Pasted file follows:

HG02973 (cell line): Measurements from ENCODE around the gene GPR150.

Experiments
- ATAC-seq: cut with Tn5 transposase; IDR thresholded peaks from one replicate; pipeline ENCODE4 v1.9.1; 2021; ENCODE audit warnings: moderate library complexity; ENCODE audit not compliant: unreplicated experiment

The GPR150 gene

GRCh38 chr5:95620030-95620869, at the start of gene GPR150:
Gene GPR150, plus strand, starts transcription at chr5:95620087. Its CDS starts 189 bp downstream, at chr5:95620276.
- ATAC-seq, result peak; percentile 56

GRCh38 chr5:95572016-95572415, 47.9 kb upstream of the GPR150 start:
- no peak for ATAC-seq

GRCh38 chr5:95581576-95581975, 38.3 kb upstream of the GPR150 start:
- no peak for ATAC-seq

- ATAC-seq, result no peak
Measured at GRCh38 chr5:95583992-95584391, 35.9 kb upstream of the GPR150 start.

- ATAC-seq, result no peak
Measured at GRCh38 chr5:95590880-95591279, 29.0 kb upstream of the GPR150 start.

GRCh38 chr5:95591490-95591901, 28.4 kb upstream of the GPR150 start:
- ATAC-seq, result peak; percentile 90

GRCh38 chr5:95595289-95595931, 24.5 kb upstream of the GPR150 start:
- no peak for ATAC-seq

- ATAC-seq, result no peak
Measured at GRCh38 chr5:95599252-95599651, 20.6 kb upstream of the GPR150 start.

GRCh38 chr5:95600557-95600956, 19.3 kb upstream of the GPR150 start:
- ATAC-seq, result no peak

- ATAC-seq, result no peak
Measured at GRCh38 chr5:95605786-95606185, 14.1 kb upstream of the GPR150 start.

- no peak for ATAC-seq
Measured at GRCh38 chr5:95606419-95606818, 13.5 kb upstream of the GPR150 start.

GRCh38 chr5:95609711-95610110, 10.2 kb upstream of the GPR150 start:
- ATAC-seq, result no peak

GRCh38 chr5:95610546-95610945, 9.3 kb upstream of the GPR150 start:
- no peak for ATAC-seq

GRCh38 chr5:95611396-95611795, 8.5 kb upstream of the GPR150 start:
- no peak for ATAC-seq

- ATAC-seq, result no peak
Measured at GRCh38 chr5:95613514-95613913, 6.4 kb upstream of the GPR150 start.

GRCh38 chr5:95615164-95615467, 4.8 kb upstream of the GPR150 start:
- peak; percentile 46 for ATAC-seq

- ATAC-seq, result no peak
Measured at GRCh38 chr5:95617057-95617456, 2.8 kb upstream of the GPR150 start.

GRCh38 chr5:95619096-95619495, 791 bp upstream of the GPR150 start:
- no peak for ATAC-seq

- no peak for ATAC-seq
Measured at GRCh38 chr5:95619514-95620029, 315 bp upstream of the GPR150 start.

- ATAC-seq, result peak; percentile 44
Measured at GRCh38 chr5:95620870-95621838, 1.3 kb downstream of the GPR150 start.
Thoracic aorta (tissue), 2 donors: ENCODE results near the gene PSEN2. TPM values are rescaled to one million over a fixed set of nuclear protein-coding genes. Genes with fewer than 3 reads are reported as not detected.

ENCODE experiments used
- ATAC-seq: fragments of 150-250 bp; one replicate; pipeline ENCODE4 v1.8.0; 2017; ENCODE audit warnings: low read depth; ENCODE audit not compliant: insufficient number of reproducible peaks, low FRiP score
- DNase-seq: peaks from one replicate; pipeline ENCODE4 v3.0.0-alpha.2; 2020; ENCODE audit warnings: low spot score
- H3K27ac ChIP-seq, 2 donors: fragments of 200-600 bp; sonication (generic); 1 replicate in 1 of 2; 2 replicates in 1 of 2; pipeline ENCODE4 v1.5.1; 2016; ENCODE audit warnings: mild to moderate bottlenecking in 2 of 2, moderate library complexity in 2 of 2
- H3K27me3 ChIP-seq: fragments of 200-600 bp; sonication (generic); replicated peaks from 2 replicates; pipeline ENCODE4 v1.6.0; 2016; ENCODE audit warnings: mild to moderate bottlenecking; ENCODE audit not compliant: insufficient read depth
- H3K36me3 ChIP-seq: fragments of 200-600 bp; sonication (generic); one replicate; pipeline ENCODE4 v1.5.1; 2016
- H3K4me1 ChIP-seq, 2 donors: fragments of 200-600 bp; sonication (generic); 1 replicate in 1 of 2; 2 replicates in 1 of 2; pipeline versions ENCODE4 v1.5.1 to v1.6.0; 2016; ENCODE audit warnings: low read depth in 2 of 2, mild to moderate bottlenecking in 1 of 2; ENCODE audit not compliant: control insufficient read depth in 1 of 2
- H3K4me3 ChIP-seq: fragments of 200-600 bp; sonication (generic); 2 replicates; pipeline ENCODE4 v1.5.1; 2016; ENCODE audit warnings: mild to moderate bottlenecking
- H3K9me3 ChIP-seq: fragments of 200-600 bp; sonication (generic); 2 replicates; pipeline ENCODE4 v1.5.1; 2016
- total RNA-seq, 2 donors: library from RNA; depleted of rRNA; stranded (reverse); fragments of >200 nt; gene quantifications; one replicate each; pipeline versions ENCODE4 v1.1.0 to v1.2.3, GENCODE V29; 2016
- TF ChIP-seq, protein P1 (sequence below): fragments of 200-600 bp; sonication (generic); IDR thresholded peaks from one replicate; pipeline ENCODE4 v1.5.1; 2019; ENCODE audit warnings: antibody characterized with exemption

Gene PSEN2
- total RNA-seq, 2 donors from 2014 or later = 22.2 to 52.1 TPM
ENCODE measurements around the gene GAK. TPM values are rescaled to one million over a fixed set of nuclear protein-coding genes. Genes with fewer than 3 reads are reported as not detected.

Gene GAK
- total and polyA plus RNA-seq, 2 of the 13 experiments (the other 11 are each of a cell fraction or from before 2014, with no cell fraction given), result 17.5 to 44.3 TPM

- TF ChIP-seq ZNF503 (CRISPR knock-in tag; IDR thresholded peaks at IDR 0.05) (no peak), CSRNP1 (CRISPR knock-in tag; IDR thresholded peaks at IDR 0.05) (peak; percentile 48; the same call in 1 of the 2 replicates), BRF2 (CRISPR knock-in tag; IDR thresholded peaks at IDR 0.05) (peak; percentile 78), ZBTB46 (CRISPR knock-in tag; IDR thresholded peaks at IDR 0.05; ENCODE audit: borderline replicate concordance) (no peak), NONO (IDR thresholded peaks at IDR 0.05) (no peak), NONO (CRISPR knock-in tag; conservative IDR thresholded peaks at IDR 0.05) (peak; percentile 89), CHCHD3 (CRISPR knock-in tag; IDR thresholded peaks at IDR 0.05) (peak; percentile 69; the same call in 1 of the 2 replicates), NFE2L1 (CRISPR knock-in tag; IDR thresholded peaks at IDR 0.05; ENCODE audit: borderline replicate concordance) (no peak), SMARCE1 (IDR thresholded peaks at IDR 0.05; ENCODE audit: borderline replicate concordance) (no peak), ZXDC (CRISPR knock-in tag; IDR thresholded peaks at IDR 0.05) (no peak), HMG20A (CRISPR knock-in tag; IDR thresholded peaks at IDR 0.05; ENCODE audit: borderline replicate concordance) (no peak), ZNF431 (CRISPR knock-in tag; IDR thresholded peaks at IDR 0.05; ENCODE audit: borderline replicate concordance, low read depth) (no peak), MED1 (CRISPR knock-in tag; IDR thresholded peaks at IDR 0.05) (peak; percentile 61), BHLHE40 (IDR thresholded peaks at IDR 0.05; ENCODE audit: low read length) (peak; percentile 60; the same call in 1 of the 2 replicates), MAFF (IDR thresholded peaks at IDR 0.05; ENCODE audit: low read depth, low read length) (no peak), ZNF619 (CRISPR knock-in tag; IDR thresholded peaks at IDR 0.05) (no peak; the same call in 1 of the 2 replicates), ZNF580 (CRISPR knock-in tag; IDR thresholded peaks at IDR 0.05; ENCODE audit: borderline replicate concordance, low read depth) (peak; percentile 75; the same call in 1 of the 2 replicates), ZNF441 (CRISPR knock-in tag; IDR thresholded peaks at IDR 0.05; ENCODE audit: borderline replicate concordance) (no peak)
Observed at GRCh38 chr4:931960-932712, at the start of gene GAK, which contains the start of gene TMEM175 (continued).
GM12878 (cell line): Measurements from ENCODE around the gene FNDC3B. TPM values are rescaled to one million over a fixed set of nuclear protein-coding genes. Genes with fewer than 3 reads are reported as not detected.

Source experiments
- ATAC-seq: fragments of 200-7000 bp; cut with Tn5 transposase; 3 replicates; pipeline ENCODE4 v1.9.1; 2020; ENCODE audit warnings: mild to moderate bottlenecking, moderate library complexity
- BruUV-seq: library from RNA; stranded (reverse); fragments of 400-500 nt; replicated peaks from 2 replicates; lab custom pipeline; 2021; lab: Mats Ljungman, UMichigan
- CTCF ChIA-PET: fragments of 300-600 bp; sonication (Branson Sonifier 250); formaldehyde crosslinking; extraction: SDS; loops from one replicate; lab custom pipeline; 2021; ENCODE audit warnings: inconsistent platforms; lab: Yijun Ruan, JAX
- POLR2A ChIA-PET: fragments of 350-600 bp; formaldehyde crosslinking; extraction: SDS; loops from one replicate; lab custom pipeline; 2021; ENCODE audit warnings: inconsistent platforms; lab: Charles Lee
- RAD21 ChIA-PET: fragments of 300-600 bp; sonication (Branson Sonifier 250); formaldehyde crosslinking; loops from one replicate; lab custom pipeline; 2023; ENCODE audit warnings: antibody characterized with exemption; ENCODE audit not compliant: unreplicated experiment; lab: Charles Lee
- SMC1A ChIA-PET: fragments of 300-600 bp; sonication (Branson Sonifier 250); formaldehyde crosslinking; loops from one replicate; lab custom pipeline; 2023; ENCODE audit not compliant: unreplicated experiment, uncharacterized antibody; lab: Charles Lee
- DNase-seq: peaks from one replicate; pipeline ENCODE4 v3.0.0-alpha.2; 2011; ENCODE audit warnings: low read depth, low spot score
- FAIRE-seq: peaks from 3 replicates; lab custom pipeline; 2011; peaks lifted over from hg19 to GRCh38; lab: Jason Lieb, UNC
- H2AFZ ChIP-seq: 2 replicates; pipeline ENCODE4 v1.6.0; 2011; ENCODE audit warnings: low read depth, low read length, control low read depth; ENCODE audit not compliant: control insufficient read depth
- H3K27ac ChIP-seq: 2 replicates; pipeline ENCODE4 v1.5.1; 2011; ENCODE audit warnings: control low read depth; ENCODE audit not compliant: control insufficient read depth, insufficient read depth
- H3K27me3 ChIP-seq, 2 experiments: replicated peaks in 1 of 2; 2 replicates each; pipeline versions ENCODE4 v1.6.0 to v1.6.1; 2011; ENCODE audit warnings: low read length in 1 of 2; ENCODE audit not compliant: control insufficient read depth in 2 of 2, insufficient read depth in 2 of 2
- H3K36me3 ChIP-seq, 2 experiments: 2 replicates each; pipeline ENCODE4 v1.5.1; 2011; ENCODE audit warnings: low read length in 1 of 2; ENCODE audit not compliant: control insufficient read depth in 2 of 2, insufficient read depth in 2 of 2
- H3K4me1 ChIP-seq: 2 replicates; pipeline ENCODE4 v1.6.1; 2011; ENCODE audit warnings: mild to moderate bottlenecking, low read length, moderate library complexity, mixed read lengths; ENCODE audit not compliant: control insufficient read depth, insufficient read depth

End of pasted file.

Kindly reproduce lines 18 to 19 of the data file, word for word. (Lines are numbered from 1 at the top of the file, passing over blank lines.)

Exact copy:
GRCh38 chr5:95595289-95595931, 24.5 kb upstream of the GPR150 start:
- no peak for ATAC-seq